LA Subway paleontology

Discussion in 'Ancient History and Archaeology' started by Debi, Dec 11, 2017.

  1. Debi

    Debi
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    Mystic Owl
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    Los Angeles subway work uncovers array of Ice Age fossils

    LOS ANGELES (AP) β€” As part of the crew digging a subway extension under the streets of Los Angeles, Ashley Leger always keeps her safety gear close by.

    When her phone buzzes, she quickly dons a neon vest, hard hat and goggles before climbing deep down into a massive construction site beneath a boulevard east of downtown.

    Earth-movers are diverted, and Leger gets on her hands and knees and gently brushes the dirt from a spot pointed out by a member of her team. Her heart beats faster because there's a chance she'll uncover what she calls "the big find."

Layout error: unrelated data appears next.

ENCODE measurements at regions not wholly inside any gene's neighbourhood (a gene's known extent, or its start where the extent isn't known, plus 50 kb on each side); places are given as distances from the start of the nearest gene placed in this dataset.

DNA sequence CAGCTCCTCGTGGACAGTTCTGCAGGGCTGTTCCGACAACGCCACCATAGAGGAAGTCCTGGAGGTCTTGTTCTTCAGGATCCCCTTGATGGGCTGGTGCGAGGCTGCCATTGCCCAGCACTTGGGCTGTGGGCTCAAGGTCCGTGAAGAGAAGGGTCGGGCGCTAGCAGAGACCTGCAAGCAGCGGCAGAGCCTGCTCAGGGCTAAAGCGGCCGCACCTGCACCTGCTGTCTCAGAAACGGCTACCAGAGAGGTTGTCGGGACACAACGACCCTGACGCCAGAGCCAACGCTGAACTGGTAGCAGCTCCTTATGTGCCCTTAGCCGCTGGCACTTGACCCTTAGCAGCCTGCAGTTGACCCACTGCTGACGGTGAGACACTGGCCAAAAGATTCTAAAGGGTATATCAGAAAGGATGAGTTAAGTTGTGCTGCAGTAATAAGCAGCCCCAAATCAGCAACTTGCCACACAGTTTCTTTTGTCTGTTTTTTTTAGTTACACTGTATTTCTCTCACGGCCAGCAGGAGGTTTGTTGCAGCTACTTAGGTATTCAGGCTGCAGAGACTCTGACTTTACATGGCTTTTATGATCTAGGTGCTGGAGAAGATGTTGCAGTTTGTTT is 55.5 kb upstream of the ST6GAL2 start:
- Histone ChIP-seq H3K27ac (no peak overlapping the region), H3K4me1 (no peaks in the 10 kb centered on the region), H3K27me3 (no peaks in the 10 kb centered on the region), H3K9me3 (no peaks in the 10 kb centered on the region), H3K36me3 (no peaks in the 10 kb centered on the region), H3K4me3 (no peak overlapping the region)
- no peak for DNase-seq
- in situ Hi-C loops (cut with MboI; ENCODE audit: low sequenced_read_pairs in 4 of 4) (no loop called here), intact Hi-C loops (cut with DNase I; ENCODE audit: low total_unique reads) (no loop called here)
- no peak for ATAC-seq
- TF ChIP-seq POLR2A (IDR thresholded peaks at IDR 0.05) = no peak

Leger is a paleontologist who digs for fossils in the middle of a city rather than an open plain or desert. She works for a company contracted by Los Angeles transportation officials to keep paleontologists on hand as workers extend a subway line to the city's west side.

    "They're making sure that they're recovering every single fossil that could possibly show up," Leger says of her team of monitors. "They call me anytime things are large and we need to lead an excavation."

    Since work on the extension began in 2014, fossilized remains have routinely turned up from creatures that roamed the grasslands and forests that covered the region during the last Ice Age, about 10,000 years ago.

    They include a partial rabbit jaw, mastodon tooth, camel foreleg, bison vertebrae, and a tooth and ankle bone from a horse.

    Full story at site
     
  2. Lynne

    Lynne
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    midnight rider

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    It’s good the subway co is being thoughtful about possible finds.
     

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